He gives them a dream that nobody else has given them before, although some might say the leader of the Zapatista Liberation Army, Subcomandante Marcos, has been that symbol. But Marcos does not seek power and he does not come from within the establishment, as is the case with Lopez Obrador.

No choice

After all the voting, political manoeuvring and legal argument, it may be that Amlo has no option but to go against the current if he wants to have a political future.

If he were to accept the result of the elections, he would probably lose his popularity and face a long and slow drift into political death, simply because the masses cannot accept the status quo.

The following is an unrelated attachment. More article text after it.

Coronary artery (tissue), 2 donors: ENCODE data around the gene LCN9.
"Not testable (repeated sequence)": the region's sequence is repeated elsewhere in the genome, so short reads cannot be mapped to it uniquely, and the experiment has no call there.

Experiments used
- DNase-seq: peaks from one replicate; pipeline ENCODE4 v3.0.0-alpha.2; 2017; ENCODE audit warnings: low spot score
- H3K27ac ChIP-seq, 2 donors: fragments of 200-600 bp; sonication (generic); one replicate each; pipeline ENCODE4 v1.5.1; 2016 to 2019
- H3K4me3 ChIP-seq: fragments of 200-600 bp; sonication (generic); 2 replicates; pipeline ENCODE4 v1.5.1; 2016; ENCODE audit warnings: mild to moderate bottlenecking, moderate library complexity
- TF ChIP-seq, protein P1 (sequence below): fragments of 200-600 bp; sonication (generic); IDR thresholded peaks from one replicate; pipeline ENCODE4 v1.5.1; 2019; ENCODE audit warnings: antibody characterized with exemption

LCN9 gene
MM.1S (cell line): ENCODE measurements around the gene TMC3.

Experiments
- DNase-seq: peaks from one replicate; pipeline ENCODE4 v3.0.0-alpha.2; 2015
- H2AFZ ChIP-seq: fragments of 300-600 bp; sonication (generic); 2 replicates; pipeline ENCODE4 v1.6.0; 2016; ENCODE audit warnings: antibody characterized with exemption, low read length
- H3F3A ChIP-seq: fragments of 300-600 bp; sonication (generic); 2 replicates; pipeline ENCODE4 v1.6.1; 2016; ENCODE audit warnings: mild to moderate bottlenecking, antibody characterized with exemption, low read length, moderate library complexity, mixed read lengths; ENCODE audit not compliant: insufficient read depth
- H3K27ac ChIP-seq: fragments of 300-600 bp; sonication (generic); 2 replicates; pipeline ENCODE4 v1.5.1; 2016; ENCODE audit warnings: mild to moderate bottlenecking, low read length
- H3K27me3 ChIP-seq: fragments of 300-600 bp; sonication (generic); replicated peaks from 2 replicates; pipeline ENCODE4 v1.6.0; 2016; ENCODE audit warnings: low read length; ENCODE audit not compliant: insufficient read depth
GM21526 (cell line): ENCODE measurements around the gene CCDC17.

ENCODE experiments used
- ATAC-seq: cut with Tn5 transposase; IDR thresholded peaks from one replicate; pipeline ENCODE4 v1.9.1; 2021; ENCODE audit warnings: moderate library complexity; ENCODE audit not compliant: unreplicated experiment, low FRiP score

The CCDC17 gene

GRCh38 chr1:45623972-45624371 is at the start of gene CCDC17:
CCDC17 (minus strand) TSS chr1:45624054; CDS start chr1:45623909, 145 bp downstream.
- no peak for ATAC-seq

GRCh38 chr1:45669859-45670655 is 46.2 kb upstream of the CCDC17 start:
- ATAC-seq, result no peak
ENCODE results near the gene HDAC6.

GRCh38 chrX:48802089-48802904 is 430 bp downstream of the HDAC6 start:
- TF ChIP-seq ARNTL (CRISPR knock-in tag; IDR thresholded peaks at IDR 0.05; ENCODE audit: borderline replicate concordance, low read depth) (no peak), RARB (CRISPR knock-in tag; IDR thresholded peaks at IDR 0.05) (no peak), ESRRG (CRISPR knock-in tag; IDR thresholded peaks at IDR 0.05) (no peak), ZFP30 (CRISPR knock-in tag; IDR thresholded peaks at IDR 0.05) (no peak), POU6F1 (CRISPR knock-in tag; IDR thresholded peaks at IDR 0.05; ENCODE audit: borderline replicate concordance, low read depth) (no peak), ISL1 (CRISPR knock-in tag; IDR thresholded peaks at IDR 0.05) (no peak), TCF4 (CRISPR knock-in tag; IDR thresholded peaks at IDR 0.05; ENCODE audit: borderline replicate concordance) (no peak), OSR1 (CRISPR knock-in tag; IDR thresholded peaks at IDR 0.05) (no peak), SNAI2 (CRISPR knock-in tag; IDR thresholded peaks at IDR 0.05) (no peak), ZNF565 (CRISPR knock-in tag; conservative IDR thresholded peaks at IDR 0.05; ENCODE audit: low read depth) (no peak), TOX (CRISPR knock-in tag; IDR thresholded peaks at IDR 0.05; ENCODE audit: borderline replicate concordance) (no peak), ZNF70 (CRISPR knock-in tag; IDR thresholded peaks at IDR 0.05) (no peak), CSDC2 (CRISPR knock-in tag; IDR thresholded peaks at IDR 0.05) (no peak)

"This is idiot is making fun of Mexico" Slogan on an anti-Calderon banner

If he is to disappoint them, then Marcos would be the next person to which they would turn, although he seems to attract fewer and fewer Mexicans to his rallies.

Lopez Obrador manifesto is not anti-imperialist and he would not be likely to make radical changes towards the left. Despite this many of his supporters want an anti-US government in Mexico, want the whole package of radical changes seen in countries such as Venezuela and Bolivia. They do not seem to realise that Amlo was going to be none of the above.

Turning tide

Plunging into the human sea in the Zocalo after the rally, I could see great anger in people's eyes. Some scared me. They were shouting: "With our blood, with our soul we will defend you Lopez Obrador."